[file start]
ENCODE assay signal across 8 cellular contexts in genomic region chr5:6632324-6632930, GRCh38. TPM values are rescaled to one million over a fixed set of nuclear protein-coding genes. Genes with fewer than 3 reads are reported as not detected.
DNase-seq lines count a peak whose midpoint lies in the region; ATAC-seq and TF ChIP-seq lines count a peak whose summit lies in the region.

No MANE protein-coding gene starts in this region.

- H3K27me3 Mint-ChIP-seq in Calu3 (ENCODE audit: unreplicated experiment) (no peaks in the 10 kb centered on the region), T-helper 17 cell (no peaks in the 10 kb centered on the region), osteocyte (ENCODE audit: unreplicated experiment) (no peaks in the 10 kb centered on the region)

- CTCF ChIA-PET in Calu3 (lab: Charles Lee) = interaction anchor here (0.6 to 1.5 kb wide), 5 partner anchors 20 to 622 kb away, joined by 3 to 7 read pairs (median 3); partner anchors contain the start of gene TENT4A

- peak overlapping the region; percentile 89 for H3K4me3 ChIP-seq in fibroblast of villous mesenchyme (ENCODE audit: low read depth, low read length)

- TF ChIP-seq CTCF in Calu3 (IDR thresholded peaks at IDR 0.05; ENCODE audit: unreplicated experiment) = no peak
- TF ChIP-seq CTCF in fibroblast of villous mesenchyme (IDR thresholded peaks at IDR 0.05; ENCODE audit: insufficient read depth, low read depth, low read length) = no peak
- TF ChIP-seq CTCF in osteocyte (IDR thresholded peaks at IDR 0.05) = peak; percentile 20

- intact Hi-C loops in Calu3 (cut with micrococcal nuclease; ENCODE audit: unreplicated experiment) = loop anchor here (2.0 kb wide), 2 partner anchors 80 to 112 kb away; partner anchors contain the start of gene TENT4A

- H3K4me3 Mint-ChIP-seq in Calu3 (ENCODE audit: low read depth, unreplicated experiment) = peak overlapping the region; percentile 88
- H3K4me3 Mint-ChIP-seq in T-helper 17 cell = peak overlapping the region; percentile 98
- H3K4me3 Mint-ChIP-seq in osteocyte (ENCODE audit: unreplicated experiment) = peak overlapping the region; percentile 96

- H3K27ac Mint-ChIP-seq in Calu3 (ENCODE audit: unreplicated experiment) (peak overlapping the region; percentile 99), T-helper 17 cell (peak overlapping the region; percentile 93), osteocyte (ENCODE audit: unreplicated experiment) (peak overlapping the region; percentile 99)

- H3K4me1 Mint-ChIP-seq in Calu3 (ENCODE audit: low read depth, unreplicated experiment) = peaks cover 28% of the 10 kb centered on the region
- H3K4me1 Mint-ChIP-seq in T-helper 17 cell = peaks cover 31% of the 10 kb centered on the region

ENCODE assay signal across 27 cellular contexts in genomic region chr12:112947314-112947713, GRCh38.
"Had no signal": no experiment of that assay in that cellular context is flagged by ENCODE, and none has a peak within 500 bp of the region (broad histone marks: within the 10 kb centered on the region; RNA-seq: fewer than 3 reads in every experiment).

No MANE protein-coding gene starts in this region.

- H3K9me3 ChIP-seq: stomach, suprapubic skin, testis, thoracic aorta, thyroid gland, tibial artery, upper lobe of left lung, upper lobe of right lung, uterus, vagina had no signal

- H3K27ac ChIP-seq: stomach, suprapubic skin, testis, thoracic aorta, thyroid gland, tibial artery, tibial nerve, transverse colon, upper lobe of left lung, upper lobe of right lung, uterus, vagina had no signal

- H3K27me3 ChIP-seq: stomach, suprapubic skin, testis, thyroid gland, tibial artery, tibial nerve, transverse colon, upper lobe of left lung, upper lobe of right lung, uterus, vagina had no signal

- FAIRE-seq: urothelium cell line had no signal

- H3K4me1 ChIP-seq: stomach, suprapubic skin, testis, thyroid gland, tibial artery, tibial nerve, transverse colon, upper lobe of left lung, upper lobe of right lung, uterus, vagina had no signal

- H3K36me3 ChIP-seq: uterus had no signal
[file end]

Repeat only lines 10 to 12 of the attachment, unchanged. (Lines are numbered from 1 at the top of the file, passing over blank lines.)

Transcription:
- intact Hi-C loops in Calu3 (cut with micrococcal nuclease; ENCODE audit: unreplicated experiment) = loop anchor here (2.0 kb wide), 2 partner anchors 80 to 112 kb away; partner anchors contain the start of gene TENT4A

- H3K4me3 Mint-ChIP-seq in Calu3 (ENCODE audit: low read depth, unreplicated experiment) = peak overlapping the region; percentile 88
- H3K4me3 Mint-ChIP-seq in T-helper 17 cell = peak overlapping the region; percentile 98